Rough sleeping is the most visible form of homelessness. Nationally, the numbers of those rough sleeping is, sadly, on the rise.
Being ‘homeless’ encompasses other experiences as well as rough sleeping, like living in a hostel, or ‘sofa surfing’. Homelessness is complex. It can be a result of individual circumstances – relationship breakdown, bereavement, mental health issues – often exacerbated by wider social and economic factors – eviction, job loss, or lack of access to much needed physical or mental health care. It is a problem faced by individuals but it’s also a social concern. And it is not inevitable.Read more about why people become homeless
Why we are needed
That’s why St Mungo’s vision is so important. We want everyone to have a place to call home, and the opportunity to fulfil their hopes and ambitions. Our ambition is to reverse the rise in rough sleeping in England. In the areas where we work, we aim to halve the number of people sleeping rough by 2021.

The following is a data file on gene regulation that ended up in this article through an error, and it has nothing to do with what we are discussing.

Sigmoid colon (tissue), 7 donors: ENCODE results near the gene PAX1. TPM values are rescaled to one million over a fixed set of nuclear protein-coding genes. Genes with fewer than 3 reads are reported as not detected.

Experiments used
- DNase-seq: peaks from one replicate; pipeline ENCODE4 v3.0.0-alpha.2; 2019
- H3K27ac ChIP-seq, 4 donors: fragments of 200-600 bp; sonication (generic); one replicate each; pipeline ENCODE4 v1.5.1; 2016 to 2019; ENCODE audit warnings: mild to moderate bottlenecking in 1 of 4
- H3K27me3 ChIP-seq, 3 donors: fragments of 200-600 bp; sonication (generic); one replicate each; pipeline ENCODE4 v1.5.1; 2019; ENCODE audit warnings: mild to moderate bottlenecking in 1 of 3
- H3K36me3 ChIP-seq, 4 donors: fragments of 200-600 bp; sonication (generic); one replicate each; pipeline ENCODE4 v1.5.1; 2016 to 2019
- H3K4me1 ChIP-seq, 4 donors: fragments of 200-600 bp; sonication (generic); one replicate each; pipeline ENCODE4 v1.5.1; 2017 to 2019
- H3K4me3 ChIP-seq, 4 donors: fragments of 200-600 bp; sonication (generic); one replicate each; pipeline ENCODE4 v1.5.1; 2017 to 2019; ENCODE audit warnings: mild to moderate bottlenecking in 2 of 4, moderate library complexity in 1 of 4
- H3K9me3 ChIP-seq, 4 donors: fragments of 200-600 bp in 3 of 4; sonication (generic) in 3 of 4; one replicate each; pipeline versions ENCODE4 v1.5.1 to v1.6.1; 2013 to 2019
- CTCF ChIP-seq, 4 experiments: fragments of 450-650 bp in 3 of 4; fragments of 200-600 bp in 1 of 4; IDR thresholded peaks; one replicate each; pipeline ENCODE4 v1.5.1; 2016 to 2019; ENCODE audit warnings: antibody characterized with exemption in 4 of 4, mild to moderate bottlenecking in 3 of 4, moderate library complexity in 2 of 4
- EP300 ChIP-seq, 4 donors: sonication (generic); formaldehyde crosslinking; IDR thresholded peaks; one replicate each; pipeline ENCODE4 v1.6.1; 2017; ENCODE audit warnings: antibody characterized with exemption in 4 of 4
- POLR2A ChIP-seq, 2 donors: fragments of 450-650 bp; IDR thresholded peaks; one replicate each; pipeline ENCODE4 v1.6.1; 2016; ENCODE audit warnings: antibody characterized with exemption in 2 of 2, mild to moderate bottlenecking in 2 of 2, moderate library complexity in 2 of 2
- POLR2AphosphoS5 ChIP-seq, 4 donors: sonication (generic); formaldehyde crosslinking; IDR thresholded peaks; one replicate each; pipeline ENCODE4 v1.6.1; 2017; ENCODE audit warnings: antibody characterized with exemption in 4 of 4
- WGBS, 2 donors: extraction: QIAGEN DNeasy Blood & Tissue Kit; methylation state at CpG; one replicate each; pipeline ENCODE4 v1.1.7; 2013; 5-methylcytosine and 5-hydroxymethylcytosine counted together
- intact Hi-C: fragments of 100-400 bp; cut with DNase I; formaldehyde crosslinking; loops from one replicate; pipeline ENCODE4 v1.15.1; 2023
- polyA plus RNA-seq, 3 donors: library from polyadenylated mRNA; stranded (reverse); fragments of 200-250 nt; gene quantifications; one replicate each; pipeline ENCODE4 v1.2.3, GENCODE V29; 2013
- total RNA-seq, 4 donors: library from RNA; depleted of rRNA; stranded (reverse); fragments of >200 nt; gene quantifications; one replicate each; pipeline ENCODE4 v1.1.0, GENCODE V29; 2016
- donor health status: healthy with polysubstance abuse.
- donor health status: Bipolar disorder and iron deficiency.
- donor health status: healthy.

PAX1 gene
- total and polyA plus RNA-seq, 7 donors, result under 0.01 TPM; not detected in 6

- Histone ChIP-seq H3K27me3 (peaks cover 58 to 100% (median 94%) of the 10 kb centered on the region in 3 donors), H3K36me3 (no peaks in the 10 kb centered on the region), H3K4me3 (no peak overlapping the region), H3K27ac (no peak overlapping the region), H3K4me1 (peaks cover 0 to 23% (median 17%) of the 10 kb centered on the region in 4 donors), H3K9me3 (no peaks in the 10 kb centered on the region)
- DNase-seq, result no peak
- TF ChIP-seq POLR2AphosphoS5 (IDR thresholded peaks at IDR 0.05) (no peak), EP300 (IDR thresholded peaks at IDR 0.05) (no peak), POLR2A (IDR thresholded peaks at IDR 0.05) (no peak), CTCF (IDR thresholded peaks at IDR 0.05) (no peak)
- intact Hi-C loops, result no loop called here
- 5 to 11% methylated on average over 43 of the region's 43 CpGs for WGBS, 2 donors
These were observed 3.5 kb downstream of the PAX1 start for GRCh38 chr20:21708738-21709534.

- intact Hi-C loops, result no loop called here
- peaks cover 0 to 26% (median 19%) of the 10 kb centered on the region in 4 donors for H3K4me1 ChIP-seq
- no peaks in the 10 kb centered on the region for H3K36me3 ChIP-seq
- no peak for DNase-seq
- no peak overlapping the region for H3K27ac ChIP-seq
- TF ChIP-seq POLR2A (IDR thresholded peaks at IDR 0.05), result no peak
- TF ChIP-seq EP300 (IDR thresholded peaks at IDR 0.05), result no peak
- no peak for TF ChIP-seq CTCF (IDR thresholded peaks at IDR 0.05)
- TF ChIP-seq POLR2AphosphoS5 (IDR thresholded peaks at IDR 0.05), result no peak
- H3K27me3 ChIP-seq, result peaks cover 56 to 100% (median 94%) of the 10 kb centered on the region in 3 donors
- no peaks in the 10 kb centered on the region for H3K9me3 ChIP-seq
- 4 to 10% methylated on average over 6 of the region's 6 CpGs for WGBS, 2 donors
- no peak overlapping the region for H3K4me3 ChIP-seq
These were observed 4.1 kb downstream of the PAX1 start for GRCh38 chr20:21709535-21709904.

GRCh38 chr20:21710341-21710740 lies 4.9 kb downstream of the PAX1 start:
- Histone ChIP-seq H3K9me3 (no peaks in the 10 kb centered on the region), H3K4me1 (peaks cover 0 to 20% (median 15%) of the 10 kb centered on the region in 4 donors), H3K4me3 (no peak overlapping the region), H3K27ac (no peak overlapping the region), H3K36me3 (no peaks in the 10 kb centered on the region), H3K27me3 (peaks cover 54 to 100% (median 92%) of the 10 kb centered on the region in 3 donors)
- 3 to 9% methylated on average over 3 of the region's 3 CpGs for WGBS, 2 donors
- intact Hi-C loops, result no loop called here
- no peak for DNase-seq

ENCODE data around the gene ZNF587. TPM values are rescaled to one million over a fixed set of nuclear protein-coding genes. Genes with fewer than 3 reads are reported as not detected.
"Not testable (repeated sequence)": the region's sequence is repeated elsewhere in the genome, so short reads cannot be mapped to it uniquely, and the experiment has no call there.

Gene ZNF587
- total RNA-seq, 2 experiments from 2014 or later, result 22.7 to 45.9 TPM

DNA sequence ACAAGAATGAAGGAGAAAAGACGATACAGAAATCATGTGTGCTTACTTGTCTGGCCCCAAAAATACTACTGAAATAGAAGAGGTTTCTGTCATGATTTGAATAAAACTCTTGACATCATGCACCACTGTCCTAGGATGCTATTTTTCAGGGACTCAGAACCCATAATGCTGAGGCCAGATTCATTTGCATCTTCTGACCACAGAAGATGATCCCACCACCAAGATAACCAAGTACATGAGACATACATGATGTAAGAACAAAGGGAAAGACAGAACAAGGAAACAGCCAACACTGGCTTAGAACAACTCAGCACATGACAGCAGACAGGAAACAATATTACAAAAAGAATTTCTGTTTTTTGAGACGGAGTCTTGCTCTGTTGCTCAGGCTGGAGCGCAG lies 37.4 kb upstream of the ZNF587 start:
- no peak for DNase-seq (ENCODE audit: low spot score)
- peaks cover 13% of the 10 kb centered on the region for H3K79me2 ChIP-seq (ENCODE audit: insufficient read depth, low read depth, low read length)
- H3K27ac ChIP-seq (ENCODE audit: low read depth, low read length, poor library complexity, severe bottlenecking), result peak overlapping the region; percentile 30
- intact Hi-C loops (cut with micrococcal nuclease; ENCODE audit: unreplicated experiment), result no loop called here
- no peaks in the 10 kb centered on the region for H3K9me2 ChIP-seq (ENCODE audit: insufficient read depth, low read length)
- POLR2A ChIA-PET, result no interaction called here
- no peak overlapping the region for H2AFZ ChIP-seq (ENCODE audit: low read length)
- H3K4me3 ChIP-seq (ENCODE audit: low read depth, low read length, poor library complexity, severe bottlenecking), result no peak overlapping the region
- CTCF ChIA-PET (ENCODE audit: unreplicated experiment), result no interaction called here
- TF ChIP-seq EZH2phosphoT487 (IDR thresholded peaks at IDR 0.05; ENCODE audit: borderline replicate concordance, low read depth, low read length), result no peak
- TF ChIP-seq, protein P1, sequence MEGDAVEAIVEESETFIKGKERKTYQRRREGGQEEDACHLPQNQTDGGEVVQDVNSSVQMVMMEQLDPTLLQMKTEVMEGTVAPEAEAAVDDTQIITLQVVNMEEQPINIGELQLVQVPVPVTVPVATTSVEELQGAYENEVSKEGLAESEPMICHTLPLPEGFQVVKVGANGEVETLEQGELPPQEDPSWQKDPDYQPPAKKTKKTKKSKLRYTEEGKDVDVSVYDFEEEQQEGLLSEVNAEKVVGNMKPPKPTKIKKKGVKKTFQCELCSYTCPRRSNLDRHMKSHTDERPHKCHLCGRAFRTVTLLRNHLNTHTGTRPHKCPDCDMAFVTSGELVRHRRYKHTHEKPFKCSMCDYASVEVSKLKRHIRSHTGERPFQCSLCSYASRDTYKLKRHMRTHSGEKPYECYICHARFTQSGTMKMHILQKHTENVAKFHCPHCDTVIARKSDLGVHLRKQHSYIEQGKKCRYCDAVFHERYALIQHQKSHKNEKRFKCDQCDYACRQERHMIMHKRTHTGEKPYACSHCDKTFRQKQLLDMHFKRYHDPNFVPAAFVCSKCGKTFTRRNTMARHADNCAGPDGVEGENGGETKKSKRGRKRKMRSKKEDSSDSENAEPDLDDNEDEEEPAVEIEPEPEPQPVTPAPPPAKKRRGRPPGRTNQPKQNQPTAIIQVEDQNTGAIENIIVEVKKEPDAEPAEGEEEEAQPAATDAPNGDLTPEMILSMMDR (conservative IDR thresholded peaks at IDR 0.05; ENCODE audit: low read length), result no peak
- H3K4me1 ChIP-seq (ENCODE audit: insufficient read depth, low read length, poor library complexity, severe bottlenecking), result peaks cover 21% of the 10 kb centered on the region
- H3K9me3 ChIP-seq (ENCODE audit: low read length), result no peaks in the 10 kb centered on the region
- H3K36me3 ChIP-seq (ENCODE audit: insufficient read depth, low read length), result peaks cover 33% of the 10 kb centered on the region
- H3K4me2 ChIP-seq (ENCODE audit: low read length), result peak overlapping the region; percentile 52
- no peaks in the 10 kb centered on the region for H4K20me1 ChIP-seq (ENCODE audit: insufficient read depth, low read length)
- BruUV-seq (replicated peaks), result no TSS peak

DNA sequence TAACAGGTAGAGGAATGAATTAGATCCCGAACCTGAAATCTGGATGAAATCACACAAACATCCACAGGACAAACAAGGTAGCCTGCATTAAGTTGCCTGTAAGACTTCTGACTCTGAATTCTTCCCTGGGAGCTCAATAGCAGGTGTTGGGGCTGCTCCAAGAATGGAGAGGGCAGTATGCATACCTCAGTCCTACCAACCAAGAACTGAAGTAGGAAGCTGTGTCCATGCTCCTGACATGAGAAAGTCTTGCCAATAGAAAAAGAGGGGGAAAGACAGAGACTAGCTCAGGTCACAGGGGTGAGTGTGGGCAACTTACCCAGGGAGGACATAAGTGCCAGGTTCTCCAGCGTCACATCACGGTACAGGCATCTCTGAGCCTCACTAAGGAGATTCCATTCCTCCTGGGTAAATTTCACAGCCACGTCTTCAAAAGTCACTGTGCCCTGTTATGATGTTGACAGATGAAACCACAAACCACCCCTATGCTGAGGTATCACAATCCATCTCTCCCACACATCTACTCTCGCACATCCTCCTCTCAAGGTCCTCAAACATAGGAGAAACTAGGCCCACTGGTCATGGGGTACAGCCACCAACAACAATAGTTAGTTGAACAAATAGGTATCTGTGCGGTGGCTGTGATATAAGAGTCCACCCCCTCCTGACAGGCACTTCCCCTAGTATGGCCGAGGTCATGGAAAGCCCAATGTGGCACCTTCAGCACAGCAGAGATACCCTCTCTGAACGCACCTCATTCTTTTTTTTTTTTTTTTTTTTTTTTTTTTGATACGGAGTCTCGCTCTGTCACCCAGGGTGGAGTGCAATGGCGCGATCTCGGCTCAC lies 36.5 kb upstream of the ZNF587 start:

We put the person at the heart of how we work. Whatever the issues someone faces, be they drug or alcohol related, or to do with mental or physical health, we use a recovery based approach. This uses a person’s unique skills and strengths as the foundation upon which to build their recovery.
Have you seen someone sleeping rough or begging?
If you are concerned about someone sleeping rough please contact StreetLink who can connect that person to local services and support. If the situation is an emergency, please don’t hesitate – call 999 for an ambulance or the police.
You can find more information here about what to do if you are worried about someone sleeping rough or see someone begging.
the most visible form of homelessness, this is when someone is sleeping on the streets
not necessarily sleeping rough, but in unstable accommodation such as a hostel, B&B or another type of temporary home
moving between friends’ or relatives’ houses, can also be known as “hidden homelessness”
The average age of death for a man who is homeless is 47
The average age of death for a woman who is homeless is 43*